China’s top copper smelters on Wednesday set floor treatment and refining charges (TC/RCs) for the fourth quarter at $70 per tonne and 7 cents a pound, three sources with knowledge of the matter said, as talks with miners on an annual benchmark loom.
The fourth-quarter floor, decided at a meeting of the state-backed members of the China Smelters Purchase Team (CSPT) in Shanghai, is up 27.3% from $55 per tonne and 5.5 cents a pound in the third quarter and up from $58 per tonne and 5.8 cents per pound a year earlier.
Miners pay TC/RCs to smelters to process copper concentrate into refined metal, offsetting the cost of the ore. The charges, which contribute to determining the profitability of smelters and miners, rise when more supply is available meaning smelters can demand better terms.
The CSPT usually increases the floor, which its members are meant to use when agreeing spot processing deals, for the final quarter to set the tone for negotiations with miners on an annual TC/RC benchmark for the year ahead.
The benchmark, which is referenced in supply contracts worldwide, is $59.50 a tonne and 5.95 cents per pound for 2021.
Two of the sources, who asked not to be named because they are not authorised to speak to the press, said the fourth quarter floor rate was in line with market conditions.
“The global concentrate market shifted to a surplus in the second half of this year, with mine projects commissioned and ramping up production. This supported spot TCs in China to increase rapidly in July and August,” Wang Ruilin, senior copper analyst at CRU Group, said, adding the upward momentum weakened in September.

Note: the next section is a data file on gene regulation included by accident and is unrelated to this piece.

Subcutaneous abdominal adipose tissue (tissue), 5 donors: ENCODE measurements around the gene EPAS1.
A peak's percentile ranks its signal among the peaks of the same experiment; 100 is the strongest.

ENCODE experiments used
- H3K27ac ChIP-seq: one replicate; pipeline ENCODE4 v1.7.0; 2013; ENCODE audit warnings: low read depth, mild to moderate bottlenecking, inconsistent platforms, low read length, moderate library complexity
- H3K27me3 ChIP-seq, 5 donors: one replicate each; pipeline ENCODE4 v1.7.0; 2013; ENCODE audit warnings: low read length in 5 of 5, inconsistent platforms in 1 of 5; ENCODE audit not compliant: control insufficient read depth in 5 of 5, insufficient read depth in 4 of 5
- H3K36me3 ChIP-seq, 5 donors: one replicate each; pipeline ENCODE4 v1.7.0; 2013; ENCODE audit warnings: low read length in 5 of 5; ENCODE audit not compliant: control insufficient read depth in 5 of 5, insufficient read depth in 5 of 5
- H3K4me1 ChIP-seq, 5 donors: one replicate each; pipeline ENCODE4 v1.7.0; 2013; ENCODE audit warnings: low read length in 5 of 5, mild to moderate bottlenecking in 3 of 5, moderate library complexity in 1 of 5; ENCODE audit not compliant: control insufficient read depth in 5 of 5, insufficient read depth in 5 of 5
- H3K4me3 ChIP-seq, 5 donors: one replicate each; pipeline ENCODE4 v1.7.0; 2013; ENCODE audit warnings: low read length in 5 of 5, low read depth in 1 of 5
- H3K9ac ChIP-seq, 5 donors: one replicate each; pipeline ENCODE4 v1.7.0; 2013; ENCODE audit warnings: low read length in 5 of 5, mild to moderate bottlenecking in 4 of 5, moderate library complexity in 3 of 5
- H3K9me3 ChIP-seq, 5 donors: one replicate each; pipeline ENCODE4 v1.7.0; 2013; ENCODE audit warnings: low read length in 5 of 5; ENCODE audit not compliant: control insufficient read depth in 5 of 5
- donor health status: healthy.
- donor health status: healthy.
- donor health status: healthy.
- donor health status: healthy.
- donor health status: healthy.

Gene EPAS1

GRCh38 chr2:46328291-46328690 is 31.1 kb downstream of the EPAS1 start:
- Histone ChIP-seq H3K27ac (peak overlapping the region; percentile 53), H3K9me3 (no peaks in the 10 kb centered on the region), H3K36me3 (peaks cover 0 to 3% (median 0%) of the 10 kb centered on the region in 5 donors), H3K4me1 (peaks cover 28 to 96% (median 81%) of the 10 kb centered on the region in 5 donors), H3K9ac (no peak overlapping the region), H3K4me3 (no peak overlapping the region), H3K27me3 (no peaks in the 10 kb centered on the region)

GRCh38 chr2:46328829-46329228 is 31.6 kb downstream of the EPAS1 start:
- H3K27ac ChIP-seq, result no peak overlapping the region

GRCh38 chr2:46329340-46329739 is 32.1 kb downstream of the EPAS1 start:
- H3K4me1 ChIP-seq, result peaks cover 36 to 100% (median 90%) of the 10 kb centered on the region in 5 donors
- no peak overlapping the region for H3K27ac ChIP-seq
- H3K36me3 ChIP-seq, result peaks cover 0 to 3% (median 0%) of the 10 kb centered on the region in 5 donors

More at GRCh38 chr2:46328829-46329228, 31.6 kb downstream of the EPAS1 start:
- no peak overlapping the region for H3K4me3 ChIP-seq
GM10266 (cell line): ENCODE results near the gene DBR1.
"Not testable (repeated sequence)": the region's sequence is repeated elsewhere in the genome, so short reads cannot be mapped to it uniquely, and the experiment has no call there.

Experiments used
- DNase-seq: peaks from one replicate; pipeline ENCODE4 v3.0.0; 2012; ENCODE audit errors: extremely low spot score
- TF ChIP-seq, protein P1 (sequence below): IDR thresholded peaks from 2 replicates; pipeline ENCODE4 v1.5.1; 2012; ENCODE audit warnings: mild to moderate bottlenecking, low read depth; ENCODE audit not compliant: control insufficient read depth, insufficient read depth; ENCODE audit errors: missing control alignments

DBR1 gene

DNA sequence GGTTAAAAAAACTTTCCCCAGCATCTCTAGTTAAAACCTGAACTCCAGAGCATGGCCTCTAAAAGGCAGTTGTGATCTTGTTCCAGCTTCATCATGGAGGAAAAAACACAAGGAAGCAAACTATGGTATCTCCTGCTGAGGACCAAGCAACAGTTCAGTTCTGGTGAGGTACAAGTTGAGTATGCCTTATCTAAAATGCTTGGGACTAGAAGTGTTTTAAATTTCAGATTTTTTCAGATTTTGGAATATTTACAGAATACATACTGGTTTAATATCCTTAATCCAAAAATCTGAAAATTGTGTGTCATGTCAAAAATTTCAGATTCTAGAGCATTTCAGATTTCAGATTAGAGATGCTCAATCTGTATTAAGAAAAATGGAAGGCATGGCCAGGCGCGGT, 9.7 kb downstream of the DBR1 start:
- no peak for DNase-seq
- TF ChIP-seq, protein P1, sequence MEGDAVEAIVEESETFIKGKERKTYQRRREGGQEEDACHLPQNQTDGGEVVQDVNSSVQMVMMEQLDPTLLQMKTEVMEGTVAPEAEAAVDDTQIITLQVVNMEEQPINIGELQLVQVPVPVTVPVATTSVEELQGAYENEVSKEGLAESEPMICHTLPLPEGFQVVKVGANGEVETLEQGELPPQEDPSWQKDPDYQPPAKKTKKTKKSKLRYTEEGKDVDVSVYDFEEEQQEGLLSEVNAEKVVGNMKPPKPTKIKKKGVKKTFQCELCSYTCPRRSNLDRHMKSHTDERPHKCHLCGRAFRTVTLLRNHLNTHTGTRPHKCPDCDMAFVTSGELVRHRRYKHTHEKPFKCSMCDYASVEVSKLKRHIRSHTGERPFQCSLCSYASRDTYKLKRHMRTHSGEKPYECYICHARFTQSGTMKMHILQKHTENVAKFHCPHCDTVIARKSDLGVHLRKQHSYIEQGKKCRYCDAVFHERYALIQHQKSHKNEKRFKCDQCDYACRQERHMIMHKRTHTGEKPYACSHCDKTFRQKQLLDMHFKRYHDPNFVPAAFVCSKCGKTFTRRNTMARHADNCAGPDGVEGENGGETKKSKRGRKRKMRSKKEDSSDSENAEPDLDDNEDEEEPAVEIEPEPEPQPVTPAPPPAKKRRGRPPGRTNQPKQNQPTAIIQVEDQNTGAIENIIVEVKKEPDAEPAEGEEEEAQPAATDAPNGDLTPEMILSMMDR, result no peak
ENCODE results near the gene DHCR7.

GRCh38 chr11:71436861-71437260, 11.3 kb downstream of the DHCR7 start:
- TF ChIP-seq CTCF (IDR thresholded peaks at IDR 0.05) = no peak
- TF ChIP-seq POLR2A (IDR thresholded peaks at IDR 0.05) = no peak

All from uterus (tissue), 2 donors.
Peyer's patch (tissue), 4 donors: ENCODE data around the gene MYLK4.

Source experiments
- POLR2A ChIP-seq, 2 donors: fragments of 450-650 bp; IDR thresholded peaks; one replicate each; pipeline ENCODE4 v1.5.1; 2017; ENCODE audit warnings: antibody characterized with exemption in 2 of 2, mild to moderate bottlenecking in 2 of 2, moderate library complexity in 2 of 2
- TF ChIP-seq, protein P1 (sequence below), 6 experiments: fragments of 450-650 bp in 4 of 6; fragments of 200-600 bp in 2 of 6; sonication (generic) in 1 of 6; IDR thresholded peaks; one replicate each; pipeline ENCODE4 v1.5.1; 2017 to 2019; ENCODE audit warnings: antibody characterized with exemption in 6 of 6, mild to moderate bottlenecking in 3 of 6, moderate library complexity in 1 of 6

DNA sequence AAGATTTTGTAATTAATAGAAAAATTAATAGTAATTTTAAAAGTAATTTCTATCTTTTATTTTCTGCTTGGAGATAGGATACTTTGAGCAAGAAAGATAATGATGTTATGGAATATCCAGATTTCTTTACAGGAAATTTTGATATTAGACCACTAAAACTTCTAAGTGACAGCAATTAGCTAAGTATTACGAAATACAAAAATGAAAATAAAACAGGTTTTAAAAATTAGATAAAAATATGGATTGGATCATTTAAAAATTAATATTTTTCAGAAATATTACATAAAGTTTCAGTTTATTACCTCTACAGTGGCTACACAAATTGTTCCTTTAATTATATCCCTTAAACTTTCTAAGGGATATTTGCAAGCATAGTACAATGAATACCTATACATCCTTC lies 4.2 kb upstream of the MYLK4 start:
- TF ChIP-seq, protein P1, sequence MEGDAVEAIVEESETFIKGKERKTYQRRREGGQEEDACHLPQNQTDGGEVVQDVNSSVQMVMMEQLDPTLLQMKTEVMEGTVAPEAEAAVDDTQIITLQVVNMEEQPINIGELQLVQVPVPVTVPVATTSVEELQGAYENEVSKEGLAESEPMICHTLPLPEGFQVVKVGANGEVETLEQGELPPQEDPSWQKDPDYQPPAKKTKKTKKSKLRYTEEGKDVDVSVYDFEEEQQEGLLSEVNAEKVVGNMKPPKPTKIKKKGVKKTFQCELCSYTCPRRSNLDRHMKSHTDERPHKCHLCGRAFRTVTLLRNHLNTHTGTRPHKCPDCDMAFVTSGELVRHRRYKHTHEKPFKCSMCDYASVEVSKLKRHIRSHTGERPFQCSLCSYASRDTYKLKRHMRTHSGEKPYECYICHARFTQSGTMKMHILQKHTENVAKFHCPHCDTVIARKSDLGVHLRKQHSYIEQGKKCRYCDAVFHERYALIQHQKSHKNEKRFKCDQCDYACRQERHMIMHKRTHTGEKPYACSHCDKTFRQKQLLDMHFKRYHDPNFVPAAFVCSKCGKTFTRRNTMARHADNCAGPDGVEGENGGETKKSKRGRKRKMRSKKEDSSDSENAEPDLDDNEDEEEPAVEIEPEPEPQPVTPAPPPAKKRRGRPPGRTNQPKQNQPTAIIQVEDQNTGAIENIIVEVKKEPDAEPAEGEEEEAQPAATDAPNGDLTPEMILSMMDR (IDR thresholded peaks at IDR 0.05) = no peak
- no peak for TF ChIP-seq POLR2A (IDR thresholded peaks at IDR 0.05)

She said the fourth quarter floor TC at $70 per tonne meant CSPT members would try not to purchase spot concentrate below this level and also represented some smelters’ expectations towards the annual benchmark in 2022.
She added, however, it would be the concentrate market balance in 2022 and the actual spot TC in Q4 that would be “important references during benchmark negotiations”.
Spot TCs in top copper consumer China have surged some 45% over the last three months and are set for their biggest quarterly gain since the first quarter of 2011.
They were languishing at decade lows of around $30 a tonne as recently as April given tight supply but have since doubled to $60.50.
Additional copper concentrate supply from the Kamoa-Kakula mine in the Democratic Republic of Congo, which started up in May, has helped to ease the tightness.
A group of 15 Chinese smelters - mostly CSPT members - in May agreed to reduce concentrate purchases by 8.8% this year, although China’s overall concentrate imports were up 7.5% year-on-year in the first eight months of 2021.
Reporting by Emily Chow in Shanghai and Shivani Singh in Beijing and Tom Daly; Editing by Christopher Cushing, Robert Birsel and Barbara Lewis